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Hallo Robot - Bennie Mols and Nieske Vergunst ***

From that title with the strangely archaic 'hallo' spelling to the subtitle 'meet your new friend and workmate' the cover of this book promises either quirkiness or cringeworthiness. When it comes to the contents, thankfully it's more the former than the latter in this survey of the world of robotics. (It could also be because the book has been translated from Dutch.)

Starting with historical automata (strangely never called this) and bringing in humanoid robots, industrial robots and the whole science of robotics (plus quite a lot of artificial intelligence), the format gives us a series of chapters dealing with specific challenges such as sight, cognition and speech, each ending with a case study. The whole thing is finished off with a rather nice fiction/fact timeline on robotics through the ages, though it is rather unfortunate that the authors thought that Daleks were robots.

On the whole the coverage is good, though the level is perhaps a little superficial even for a reader with very limited knowledge of the topic. Outside the case studies there is relatively little narrative - more a collection of facts - but the book is rarely dull, helped by the glossy full colour illustrations throughout (the downside of this is the text is all on glossy paper, which makes it feel less like a real book).

There are a few small issues. The tone, as the cover suggests, is mostly positive to the extent of being sunny, and as such tends to avoid being clear about limitations. While we often hear something of what isn't possible now, it's almost always accompanied by a 'but it will get better' some time in the fuzzy future. Claims for existing robots can make them sound better than they are - we're told, for example, that Asimo could walk up stairs, which is true, but omits to point out this wasn't a universal ability, but rather the robot had to be given specific guidance for a particular flight of stairs. Also the occasional historical detail wasn't quite right. We're told SHRDLU is ‘a nonsense word Winograd made up’ - but it isn't, any more than QWERTYUIOP is a ‘nonsense word.’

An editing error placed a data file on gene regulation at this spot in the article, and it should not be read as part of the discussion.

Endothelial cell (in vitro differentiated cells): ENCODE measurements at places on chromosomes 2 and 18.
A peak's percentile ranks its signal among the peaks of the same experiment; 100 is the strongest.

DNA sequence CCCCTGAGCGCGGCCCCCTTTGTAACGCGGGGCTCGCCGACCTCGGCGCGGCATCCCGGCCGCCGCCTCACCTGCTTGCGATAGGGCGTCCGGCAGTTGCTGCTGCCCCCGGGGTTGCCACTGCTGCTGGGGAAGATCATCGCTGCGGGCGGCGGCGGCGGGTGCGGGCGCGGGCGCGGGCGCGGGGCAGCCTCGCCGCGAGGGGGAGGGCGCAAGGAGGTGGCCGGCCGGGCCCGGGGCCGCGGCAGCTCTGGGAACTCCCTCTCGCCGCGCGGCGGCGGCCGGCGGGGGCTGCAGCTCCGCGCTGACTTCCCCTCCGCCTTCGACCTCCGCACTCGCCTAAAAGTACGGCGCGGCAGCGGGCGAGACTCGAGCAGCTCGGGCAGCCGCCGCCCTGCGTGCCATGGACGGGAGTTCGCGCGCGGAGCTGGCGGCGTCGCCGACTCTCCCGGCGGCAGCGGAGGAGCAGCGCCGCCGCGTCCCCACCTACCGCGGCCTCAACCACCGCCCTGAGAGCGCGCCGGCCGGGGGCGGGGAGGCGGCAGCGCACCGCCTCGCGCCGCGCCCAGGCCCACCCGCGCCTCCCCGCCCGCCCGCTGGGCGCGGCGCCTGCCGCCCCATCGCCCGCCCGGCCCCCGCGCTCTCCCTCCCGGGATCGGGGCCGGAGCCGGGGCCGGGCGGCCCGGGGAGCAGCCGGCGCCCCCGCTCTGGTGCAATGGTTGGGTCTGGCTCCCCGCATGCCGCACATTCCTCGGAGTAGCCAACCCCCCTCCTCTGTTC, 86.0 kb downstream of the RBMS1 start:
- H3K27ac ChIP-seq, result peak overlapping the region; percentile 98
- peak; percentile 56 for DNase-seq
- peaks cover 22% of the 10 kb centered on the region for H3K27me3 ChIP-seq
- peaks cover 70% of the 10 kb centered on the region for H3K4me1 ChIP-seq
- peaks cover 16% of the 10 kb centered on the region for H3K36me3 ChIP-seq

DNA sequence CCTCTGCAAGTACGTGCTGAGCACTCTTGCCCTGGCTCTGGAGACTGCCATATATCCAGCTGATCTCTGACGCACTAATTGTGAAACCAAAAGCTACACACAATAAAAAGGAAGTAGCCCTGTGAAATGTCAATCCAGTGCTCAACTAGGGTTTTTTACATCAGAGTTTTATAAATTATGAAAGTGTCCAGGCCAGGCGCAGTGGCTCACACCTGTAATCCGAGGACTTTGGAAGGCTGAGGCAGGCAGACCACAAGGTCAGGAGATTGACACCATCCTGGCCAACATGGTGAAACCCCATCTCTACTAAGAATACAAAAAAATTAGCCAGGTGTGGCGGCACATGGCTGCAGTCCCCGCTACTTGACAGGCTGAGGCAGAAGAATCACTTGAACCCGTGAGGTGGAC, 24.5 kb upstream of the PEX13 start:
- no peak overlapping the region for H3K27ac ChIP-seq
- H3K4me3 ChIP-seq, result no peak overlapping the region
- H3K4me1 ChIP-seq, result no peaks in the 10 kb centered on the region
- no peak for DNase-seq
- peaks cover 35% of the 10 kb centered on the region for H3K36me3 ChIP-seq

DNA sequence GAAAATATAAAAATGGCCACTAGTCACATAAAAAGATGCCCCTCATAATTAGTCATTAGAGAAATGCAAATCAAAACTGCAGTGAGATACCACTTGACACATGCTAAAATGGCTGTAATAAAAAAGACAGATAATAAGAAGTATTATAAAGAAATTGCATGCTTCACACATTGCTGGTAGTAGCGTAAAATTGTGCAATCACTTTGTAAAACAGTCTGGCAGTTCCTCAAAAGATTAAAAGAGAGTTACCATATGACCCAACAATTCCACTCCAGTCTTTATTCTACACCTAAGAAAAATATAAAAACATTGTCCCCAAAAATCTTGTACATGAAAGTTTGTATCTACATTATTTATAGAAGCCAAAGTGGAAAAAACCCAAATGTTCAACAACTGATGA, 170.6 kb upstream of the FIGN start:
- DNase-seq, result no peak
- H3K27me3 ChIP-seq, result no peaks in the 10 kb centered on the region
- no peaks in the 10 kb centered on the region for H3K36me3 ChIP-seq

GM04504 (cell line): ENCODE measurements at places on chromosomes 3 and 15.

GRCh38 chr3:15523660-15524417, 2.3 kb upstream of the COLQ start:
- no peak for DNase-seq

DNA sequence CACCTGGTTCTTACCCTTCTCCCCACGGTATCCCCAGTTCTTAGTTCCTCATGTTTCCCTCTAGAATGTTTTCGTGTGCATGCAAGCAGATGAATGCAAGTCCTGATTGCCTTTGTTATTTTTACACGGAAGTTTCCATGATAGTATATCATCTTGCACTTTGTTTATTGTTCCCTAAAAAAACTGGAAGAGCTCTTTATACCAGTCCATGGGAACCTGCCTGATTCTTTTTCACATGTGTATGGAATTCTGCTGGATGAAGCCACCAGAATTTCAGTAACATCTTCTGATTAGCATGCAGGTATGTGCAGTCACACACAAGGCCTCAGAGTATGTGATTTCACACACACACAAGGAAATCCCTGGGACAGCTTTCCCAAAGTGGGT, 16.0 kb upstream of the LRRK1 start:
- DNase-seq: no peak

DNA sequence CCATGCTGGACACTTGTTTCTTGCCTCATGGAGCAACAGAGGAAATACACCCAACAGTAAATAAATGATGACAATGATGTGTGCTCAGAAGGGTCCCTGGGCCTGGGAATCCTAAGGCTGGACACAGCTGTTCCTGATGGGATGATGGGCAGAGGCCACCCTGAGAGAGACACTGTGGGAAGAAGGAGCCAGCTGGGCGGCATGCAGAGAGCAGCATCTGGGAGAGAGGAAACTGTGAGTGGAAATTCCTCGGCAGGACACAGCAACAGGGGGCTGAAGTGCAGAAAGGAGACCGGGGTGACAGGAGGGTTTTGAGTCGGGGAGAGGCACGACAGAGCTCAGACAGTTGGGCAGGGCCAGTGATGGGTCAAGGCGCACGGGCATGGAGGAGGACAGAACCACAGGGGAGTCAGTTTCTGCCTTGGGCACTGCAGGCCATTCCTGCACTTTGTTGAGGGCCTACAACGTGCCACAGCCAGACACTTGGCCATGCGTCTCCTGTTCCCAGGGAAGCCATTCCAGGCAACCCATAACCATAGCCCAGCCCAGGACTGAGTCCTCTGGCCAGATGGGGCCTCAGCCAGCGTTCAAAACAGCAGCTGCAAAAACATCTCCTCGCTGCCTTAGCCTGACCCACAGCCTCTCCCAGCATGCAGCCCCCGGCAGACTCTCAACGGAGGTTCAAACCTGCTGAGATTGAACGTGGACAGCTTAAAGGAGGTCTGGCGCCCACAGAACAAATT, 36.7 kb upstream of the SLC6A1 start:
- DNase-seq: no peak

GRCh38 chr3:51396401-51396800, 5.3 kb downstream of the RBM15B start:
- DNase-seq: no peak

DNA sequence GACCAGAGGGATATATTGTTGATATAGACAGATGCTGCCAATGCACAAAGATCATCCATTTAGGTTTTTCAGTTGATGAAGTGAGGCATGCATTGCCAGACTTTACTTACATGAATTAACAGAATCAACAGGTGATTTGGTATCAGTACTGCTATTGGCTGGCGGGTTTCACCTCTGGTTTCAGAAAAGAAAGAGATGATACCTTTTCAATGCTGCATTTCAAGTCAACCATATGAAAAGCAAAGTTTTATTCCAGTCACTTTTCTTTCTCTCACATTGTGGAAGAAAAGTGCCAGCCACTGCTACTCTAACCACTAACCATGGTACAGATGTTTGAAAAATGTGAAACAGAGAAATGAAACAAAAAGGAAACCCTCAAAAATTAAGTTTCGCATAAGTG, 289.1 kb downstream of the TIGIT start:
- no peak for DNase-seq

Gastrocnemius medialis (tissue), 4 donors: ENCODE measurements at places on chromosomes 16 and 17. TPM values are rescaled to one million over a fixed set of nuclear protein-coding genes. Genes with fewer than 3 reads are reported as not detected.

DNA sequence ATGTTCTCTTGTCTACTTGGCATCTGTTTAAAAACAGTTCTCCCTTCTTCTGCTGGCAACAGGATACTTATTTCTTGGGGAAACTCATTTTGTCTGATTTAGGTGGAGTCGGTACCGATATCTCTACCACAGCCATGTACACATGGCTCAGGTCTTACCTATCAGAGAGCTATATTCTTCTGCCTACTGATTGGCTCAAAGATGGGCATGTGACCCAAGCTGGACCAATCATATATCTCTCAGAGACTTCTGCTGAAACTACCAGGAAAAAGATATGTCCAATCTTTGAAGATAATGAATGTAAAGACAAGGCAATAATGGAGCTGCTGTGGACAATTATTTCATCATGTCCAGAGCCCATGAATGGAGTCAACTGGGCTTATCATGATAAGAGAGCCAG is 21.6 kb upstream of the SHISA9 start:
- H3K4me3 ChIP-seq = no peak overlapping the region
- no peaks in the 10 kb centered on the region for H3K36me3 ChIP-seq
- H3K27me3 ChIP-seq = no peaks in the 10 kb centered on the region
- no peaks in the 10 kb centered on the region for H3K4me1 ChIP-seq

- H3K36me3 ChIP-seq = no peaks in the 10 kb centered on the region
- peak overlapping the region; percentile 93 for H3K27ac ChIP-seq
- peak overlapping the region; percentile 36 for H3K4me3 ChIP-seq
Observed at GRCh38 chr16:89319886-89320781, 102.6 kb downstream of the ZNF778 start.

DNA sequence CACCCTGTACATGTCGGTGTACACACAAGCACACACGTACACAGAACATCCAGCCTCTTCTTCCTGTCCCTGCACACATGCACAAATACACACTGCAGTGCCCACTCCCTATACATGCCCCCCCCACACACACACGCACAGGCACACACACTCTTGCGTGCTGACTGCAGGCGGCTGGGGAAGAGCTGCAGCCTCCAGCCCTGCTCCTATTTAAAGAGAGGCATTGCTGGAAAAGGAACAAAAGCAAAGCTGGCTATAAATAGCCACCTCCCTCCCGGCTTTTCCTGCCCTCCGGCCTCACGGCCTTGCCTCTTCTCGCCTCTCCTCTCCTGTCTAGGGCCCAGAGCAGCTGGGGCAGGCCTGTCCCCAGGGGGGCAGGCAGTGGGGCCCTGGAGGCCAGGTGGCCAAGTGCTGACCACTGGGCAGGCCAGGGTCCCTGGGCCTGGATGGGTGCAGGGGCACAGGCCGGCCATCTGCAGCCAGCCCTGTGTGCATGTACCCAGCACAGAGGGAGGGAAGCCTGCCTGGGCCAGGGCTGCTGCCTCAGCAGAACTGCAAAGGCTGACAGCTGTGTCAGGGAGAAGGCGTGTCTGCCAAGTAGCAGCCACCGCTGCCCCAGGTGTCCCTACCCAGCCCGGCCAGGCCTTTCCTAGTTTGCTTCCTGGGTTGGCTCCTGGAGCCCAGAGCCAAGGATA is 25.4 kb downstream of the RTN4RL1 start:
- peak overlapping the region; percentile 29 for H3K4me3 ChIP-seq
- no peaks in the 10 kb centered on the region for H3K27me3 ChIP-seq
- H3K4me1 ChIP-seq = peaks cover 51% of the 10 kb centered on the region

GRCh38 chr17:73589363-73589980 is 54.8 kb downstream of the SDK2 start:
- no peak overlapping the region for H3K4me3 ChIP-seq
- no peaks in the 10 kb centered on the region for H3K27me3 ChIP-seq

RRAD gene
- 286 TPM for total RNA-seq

Perhaps the weakest part is when dealing with self-driving cars. Much is made of them being potentially safer than human cars, and an interviewee is quoted as saying that he thinks the 'turning point will be when self-driving cars are ten times safer than human drivers.' But there is no attempt to unpack the implications. This would mean around 4,000 people a year killed in the US alone each year by self-driving cars - admittedly with 36,000 fewer expected deaths, but the 4,000 would be actual people with relatives to sue the manufacturers. There's a really interesting contrast with a section talking about self-flying planes where it says we still won't fly in planes without a human pilot 'And that's entirely justified...'

While the book could do with a bit more depth, it is attractive and covers a fair amount of ground. Perhaps best for teenagers with an interest in the topic.
Paperback 
Review by Brian Clegg

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